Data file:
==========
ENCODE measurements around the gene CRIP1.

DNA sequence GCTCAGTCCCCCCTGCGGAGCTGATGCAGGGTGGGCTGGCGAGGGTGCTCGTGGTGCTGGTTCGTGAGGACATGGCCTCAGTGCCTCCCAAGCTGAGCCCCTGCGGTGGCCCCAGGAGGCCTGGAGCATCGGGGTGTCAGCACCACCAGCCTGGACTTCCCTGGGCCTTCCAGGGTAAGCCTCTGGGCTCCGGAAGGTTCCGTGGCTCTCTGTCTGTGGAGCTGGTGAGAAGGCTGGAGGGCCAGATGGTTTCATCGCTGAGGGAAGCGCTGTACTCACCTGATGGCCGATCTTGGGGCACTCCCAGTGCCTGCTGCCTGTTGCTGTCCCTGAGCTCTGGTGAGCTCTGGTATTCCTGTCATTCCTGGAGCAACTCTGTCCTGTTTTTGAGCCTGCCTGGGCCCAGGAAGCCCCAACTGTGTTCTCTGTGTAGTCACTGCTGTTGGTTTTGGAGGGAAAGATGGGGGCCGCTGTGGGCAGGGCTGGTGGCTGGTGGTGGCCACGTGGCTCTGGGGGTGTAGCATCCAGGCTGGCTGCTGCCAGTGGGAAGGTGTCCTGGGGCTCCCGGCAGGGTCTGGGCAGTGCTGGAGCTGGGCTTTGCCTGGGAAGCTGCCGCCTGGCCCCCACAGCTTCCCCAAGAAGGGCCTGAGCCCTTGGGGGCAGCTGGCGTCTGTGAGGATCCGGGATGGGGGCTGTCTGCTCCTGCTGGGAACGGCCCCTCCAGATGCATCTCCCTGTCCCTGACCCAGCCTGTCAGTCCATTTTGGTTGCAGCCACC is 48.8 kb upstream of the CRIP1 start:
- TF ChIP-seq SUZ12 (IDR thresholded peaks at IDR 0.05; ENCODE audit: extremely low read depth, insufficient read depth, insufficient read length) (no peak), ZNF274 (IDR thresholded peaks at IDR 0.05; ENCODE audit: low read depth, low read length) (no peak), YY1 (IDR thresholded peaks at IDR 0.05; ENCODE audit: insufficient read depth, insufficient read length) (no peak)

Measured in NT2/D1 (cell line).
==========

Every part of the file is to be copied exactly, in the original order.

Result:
ENCODE measurements around the gene CRIP1.

DNA sequence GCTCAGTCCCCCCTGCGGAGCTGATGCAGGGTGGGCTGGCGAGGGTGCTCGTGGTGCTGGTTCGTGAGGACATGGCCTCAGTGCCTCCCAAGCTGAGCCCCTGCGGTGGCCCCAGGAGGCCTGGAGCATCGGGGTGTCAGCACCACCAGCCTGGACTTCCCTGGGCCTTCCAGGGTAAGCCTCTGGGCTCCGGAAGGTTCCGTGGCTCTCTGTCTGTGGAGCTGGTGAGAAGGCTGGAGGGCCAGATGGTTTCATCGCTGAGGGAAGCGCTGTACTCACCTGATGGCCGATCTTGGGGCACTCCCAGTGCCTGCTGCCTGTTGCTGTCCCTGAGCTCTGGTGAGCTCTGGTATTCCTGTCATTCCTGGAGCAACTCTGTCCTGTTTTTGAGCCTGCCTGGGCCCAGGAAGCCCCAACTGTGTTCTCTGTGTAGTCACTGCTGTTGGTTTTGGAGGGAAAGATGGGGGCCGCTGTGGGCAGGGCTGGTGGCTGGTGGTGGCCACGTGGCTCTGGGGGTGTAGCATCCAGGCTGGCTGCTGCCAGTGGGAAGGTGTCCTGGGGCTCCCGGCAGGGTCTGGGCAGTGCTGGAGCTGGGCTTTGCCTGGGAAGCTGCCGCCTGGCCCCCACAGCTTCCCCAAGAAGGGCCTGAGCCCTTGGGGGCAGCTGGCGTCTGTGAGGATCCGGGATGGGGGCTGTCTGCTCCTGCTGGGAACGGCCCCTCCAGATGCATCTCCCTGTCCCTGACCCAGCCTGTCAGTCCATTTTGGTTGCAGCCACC is 48.8 kb upstream of the CRIP1 start:
- TF ChIP-seq SUZ12 (IDR thresholded peaks at IDR 0.05; ENCODE audit: extremely low read depth, insufficient read depth, insufficient read length) (no peak), ZNF274 (IDR thresholded peaks at IDR 0.05; ENCODE audit: low read depth, low read length) (no peak), YY1 (IDR thresholded peaks at IDR 0.05; ENCODE audit: insufficient read depth, insufficient read length) (no peak)

Measured in NT2/D1 (cell line).